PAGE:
by kellie abrahamson
The financial crisis is hitting us all, but that doesn’t mean you have to cut back on entertainment. Instead of ponying up for a movie or a stage show, head to the library and pick up the book versions of this month’s lit-based offerings. You can experience the stories in the comfort of your own home (in your PJs if you like) and a library card is completely free. It can’t get much better than that!
Fiddler on the Roof (March 2- 29, Times-Union Center, 632-3373)
Inspired by: Tevye and his Daughters by Sholem Aleichem
Sholem Aleichem dreamed up the character of devout Jewish milkman Tevye in the late 1800s. The life and times of this hardworking, world-weary man and his family served as the inspiration for the Broadway smash and subsequent film Fiddler on the Roof as well as 1939’s Tevya and a German TV movie. Fans of any form of this story should pick up Alechem’s book, which sheds more light on Tevye and his story.
The latest touring production of Fiddler on the Roof will star Chaim Topol, best known for playing Tevye in the 1971 film version, a role that won him a Golden Globe and an Oscar nomination.
The Miracle Worker (March 13- April 5, Limelight Theatre, 904-825-1164)
Inspired by: The Story of My Life by Helen Keller
Helen Keller’s inspirational story is well-known to most but few have taken the time to read her illuminating autobiography. The book tells of this deaf and blind woman’s journey from living a solitary existence to learning how to communicate using sign language. While her story has been told many times on television, in movies and on stage, there’s nothing quite like reading it in Keller’s own words.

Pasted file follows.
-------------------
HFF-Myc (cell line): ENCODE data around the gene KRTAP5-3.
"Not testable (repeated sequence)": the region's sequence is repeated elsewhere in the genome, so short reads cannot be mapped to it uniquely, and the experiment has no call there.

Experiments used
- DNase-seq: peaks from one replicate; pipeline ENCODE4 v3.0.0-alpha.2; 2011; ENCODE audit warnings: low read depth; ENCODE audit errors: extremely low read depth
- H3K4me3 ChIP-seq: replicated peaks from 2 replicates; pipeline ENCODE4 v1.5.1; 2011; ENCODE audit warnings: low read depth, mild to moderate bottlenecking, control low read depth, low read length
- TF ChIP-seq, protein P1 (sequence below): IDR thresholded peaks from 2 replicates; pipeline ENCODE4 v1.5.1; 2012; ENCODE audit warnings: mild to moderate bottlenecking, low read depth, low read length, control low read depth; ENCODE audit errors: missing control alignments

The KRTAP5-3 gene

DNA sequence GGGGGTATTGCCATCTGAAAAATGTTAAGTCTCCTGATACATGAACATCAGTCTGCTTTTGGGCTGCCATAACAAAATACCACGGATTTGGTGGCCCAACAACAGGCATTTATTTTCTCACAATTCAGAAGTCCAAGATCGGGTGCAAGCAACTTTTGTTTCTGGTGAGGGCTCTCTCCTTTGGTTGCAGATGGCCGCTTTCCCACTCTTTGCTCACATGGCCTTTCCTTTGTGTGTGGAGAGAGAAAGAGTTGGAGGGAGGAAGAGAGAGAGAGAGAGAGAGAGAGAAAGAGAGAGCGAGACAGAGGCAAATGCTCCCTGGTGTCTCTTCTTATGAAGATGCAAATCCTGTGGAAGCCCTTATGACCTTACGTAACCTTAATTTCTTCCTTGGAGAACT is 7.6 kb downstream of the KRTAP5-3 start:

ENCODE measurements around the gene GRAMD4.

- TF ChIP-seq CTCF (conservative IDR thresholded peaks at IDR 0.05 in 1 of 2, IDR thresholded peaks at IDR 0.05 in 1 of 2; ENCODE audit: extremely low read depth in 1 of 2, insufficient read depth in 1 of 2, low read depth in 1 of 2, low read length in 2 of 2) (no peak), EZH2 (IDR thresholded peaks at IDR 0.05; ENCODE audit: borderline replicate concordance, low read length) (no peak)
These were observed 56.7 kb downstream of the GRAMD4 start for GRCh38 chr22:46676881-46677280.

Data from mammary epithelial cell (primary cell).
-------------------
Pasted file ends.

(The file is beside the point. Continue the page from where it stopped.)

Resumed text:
The Limelight Theatre will be presenting William Gibson’s adaptation of Keller’s book, which won four Tony Awards when it hit Broadway back in 1959.
Watchmen (in theaters March 6)
Inspired by: comic series Watchmen by Alan Moore
Alan Moore’s twelve-issue comic series is regarded as a seminal text of the comic book medium, so pick them up before hitting the theater. The books (and the film) take place in an alternate reality where nuclear war with Russia is eminent and superheroes are outlawed. In this tense climate, a group of vigilantes set out to investigate the murder of a former hero.
Race to Witch Mountain (in theaters March 13)
Inspired by: Escape to Witch Mountain by Alexander Key
Alexander Key’s sci-fi tale has been adapted into three movies, the most recent being this month’s Race to Witch Mountain. The film tells the story of twin teens with amazing powers who recruit a cab driver to help them get to safety at Witch Mountain. The book itself is much darker than Disney’s takes and well worth a read.
by kellie abrahamson